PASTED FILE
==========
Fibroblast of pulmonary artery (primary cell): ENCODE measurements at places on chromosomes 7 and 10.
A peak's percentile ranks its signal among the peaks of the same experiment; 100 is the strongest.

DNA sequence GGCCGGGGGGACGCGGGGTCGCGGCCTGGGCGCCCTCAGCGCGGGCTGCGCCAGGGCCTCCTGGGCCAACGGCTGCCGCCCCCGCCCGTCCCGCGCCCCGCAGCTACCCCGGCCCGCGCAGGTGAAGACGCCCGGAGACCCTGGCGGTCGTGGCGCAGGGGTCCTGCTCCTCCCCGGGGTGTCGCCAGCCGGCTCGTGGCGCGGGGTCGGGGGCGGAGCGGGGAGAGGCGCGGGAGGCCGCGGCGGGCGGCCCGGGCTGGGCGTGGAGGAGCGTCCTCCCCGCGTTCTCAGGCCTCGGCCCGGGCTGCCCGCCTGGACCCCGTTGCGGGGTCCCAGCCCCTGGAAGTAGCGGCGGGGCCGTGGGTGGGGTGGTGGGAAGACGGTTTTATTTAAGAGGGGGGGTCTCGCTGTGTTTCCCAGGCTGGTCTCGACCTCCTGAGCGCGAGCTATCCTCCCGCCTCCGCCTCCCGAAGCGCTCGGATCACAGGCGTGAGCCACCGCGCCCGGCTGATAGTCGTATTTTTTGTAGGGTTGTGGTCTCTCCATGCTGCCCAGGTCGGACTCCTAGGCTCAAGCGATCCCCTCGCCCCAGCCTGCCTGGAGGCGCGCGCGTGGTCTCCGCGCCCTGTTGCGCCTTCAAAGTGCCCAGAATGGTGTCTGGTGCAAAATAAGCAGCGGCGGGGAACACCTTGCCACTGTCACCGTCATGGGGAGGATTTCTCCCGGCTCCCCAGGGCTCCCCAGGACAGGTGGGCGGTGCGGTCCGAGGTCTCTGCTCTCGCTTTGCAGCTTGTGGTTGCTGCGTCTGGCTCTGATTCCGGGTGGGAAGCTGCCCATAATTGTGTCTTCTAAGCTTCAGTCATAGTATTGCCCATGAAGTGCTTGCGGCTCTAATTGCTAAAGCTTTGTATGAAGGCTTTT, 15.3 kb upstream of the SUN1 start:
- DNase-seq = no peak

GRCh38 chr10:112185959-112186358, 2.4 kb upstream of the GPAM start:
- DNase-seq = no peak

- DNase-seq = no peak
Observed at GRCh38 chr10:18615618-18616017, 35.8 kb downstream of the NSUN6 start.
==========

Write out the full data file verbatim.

Fibroblast of pulmonary artery (primary cell): ENCODE measurements at places on chromosomes 7 and 10.
A peak's percentile ranks its signal among the peaks of the same experiment; 100 is the strongest.

DNA sequence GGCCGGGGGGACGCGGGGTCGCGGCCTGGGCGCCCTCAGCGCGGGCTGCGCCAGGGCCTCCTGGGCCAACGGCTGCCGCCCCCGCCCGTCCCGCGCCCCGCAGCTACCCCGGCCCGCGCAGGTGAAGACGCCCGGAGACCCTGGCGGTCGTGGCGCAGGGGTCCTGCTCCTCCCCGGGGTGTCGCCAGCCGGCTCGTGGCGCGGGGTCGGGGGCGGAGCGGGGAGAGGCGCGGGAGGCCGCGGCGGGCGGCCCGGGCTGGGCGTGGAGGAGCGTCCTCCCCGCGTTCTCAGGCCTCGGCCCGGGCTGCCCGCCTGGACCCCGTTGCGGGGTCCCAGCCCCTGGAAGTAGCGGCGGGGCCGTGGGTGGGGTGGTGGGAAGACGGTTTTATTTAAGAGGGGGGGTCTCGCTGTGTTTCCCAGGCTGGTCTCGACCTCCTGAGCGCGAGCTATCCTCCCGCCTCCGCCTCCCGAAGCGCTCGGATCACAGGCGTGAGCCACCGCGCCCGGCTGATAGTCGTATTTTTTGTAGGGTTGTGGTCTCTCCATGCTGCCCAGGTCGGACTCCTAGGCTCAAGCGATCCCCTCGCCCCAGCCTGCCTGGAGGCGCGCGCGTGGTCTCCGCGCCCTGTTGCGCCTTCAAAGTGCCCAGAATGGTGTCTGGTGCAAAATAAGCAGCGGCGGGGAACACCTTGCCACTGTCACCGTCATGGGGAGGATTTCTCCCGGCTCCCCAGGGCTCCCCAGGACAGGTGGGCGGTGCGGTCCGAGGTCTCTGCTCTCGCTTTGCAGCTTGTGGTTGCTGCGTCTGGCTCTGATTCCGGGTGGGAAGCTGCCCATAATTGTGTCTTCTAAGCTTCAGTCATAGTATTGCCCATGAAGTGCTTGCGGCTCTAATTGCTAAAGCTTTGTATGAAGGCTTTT, 15.3 kb upstream of the SUN1 start:
- DNase-seq = no peak

GRCh38 chr10:112185959-112186358, 2.4 kb upstream of the GPAM start:
- DNase-seq = no peak

- DNase-seq = no peak
Observed at GRCh38 chr10:18615618-18616017, 35.8 kb downstream of the NSUN6 start.